5 Facts that Surprise People About Alligators in Florida

While they may not rank the highest on being the cuddliest animals, alligators are certainly one of the most fascinating, dare we say… coolest animals out there. From the power behind their jaws to the agility these animals showcase in the water, it’s no surprise why tourists and locals alike are so drawn to them. Wild Florida airboat tours are certainly one of the coolest ways to view alligators, but it’s not your only option. You’ll find a Gator Pond in the heart of their Gator Park full of over 100 alligators that were either rescued or born in Wild Florida.

1. They are opportunistic hunters

Alligators hunt species that are easily accessible and abundant in the wild. While most carnivores, like lions or wolves, actively seek out their next meal, alligators will wait for the opportunity to eat. Hiding in the thick marshland, alligators in Florida will usually eat insects, amphibians, fish, snakes, turtles, and other small mammals. However, that’s not to say that they wouldn’t go after a cow if given the opportunity!

Ever heard of an alligator whisperer? Meet Andrew Biddle, Wild Florida’s official gator whisperer!


2. An alligator’s gender is determined by the temperature of its nest during incubation

A female Florida alligator lays between 35 and 90 eggs in late June to early July with the incubation period lasting for about 65 days. Covering the nests with a layer of vegetation to keep them warm, if the temperature of the nest is above 93 degrees Fahrenheit the hatchlings will all be male. And, if the nest is below 86 degrees Fahrenheit, the hatchlings will all be female. If the nest temperature is between 86 and 93 degrees Fahrenheit, then both genders could possibly hatch from the nest!

3. They are very different from crocodiles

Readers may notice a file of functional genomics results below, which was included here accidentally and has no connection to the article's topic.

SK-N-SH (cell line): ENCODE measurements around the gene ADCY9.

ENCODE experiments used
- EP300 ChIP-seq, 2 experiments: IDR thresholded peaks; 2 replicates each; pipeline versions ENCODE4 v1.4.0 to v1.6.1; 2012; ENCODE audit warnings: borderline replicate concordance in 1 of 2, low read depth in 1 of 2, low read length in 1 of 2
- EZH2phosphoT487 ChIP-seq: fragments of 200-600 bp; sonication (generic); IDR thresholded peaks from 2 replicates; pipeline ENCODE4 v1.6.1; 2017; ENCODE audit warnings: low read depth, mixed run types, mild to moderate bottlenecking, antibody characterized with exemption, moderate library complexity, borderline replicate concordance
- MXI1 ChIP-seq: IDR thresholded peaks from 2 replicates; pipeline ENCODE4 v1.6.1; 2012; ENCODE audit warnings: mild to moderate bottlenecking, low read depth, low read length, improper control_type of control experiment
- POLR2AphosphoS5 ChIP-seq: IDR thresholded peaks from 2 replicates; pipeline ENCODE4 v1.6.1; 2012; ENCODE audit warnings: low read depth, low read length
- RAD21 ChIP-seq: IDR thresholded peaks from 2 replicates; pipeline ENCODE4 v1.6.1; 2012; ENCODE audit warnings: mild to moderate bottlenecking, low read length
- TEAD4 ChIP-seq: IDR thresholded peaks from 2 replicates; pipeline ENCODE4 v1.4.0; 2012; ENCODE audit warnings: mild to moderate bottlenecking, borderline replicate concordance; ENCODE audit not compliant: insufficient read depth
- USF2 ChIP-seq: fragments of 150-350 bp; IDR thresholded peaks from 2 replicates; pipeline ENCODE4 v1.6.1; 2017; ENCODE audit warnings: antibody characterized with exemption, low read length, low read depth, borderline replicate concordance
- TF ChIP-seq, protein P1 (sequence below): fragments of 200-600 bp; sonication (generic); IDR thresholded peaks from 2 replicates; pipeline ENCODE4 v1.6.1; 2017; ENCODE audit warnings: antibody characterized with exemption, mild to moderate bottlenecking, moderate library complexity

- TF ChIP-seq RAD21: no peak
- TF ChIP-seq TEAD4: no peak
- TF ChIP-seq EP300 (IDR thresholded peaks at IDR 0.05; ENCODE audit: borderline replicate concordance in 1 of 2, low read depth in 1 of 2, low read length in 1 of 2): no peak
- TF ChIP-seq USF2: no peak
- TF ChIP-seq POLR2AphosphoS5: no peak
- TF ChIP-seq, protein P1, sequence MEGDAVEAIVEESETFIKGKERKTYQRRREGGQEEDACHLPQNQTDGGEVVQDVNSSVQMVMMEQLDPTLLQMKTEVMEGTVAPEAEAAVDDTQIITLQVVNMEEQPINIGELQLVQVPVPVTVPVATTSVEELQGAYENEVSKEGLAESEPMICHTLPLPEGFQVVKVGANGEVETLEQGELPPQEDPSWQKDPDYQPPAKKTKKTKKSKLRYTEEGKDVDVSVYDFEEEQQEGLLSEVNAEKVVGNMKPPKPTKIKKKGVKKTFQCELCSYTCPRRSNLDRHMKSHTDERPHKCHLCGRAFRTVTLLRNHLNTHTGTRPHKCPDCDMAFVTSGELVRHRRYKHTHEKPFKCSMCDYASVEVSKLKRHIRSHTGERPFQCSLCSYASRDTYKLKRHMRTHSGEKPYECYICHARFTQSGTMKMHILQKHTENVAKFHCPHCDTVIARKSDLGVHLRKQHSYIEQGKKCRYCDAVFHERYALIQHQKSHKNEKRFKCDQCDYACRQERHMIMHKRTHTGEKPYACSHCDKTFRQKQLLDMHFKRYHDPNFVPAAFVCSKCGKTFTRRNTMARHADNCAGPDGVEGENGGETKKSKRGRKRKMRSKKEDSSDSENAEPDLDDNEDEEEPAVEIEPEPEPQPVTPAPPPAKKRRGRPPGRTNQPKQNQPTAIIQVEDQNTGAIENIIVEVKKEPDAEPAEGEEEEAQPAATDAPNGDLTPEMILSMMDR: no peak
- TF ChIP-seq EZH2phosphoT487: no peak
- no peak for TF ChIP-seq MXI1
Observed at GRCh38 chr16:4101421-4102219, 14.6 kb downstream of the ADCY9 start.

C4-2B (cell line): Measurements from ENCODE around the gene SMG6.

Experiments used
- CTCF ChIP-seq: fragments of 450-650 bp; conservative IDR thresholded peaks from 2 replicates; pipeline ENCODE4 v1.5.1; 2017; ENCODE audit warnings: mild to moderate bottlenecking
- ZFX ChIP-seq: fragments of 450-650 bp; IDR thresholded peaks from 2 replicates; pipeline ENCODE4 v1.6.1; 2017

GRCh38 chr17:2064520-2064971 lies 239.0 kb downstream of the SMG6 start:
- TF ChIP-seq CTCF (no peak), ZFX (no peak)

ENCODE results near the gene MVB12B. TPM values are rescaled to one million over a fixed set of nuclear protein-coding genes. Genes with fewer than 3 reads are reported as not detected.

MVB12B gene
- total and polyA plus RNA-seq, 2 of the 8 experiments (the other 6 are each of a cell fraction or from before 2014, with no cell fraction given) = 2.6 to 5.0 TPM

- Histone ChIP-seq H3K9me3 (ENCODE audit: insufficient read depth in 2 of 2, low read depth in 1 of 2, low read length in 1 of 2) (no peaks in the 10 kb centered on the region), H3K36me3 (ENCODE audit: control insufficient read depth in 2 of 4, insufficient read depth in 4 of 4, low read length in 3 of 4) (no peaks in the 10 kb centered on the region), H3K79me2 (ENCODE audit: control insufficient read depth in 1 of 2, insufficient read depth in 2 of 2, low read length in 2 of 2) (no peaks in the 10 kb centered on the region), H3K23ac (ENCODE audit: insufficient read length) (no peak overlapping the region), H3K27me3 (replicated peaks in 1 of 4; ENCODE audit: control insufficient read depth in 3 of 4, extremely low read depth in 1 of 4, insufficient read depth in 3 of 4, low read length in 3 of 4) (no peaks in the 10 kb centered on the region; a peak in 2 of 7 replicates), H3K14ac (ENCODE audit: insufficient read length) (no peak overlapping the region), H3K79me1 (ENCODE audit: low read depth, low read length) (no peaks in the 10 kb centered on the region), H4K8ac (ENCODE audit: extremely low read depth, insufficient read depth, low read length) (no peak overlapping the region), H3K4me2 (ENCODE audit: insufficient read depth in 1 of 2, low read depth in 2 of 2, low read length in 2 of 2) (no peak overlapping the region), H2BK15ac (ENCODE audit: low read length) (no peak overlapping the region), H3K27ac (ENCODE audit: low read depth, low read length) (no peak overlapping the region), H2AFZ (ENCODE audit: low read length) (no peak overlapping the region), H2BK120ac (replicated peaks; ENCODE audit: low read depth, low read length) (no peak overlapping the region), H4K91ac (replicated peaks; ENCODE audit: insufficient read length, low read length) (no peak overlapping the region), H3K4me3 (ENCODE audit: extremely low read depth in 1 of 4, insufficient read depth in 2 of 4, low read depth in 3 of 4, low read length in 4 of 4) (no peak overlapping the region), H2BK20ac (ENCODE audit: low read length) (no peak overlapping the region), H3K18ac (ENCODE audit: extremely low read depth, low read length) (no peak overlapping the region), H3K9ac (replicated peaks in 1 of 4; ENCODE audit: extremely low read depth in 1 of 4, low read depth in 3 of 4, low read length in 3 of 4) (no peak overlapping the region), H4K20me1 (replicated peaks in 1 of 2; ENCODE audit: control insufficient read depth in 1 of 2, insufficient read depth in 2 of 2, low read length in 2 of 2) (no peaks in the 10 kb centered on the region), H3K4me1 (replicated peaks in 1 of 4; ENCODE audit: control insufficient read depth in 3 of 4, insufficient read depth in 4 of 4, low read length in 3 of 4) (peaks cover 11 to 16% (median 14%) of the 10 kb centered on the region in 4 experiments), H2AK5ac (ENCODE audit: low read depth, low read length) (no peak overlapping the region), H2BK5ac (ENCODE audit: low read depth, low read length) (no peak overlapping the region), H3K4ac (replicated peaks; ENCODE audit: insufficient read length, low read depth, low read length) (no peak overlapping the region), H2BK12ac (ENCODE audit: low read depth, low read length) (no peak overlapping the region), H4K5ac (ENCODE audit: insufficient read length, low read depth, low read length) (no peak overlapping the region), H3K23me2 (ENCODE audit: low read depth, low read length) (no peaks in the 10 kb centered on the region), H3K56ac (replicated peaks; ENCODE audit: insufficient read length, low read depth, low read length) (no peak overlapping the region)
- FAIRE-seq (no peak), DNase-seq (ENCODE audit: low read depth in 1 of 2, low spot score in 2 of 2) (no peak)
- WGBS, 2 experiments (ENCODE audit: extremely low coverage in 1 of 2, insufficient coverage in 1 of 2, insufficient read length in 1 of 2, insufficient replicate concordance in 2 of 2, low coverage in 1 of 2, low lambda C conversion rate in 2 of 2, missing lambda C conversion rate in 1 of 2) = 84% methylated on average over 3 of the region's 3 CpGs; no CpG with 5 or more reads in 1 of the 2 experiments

Geographically, alligators primarily live in the southeastern United States and eastern China while crocodiles live in Africa, Australia, southeastern Asia, North America, South America, and Central America. (However, did you know that southern Florida is the only place on earth where you can find alligators and crocodiles coexisting?) Another way to tell the difference between an alligator and a crocodile is by their snouts. An alligator’s snout is broad and has a U-shape, while a crocodile’s snout is more narrow with a V-shape.

Want to learn more? Check out the 3 differences between an alligator and a crocodile!

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4. Run straight away from an alligator, not zigzag

Most people say you can escape an alligator if you run in a zigzag pattern, but that’s not really true. Have you ever noticed how an alligator bites by swinging their mouth left or right? That’s because alligators are virtually blind straight in front of their nose, so running zigzag might actually help them spot you quicker.

5. An alligator’s bite is one of the strongest in the animal kingdom

Imagine an alligator chomping down on its prey with its jaws. Scary, right? In fact, biology Professor Greg Erickson from Florida State University researched more about the strength of an alligator’s bite and said, “If you were in the jaws of an alligator and trying to get out, it would be like trying to lift a pickup truck off of yourself.” American alligators rank as having the third strongest bite force in the animal kingdom, following just behind the Salt Water and Nile crocodiles.



Have you ever wondered, “Where can I see alligators in Florida?” Wild Florida is the right place, that’s for sure! Plus, if you love alligators as much as they do, check out their VIP Reptile Encounter, where you can get up close and personal to see the coolest reptiles around! Included with any airboat tour or animal encounter is admission to their Gator Park, where you can see the coolest gator in Central Florida, Crusher, in his very own show!